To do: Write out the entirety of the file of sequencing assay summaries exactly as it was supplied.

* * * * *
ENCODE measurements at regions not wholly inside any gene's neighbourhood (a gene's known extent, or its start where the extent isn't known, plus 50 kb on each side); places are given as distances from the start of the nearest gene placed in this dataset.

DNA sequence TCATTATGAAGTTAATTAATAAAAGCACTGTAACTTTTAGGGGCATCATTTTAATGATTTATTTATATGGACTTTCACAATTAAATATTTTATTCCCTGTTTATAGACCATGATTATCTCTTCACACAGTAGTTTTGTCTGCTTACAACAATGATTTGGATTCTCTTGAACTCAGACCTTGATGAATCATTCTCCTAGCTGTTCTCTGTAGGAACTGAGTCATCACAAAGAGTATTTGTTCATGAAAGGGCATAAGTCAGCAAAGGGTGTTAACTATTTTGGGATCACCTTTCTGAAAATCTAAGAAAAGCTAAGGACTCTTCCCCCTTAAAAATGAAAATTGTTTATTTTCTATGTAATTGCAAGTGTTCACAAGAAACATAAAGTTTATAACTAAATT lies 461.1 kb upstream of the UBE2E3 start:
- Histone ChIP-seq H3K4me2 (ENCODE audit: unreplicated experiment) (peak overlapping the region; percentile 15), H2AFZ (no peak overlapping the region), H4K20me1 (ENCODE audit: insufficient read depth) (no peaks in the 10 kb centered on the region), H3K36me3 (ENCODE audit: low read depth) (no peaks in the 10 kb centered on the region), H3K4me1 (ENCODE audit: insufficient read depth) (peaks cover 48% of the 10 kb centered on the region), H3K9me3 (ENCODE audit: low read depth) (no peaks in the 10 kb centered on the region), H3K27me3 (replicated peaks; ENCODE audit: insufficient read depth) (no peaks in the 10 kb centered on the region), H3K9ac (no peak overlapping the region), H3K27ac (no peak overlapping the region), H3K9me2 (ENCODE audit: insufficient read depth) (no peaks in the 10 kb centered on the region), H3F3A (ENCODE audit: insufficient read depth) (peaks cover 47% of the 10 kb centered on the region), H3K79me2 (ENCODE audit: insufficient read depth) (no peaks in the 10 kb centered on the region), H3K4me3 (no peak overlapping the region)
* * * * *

ENCODE measurements at regions not wholly inside any gene's neighbourhood (a gene's known extent, or its start where the extent isn't known, plus 50 kb on each side); places are given as distances from the start of the nearest gene placed in this dataset.

DNA sequence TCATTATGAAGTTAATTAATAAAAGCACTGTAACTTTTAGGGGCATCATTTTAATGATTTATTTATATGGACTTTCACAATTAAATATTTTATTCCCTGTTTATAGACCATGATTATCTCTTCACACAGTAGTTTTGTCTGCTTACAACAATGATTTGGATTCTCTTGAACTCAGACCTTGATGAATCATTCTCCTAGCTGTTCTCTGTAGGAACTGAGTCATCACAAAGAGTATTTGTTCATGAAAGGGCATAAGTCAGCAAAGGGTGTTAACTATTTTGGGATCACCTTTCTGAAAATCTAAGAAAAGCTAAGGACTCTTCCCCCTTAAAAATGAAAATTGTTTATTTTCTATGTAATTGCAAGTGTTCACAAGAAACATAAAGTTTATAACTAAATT lies 461.1 kb upstream of the UBE2E3 start:
- Histone ChIP-seq H3K4me2 (ENCODE audit: unreplicated experiment) (peak overlapping the region; percentile 15), H2AFZ (no peak overlapping the region), H4K20me1 (ENCODE audit: insufficient read depth) (no peaks in the 10 kb centered on the region), H3K36me3 (ENCODE audit: low read depth) (no peaks in the 10 kb centered on the region), H3K4me1 (ENCODE audit: insufficient read depth) (peaks cover 48% of the 10 kb centered on the region), H3K9me3 (ENCODE audit: low read depth) (no peaks in the 10 kb centered on the region), H3K27me3 (replicated peaks; ENCODE audit: insufficient read depth) (no peaks in the 10 kb centered on the region), H3K9ac (no peak overlapping the region), H3K27ac (no peak overlapping the region), H3K9me2 (ENCODE audit: insufficient read depth) (no peaks in the 10 kb centered on the region), H3F3A (ENCODE audit: insufficient read depth) (peaks cover 47% of the 10 kb centered on the region), H3K79me2 (ENCODE audit: insufficient read depth) (no peaks in the 10 kb centered on the region), H3K4me3 (no peak overlapping the region)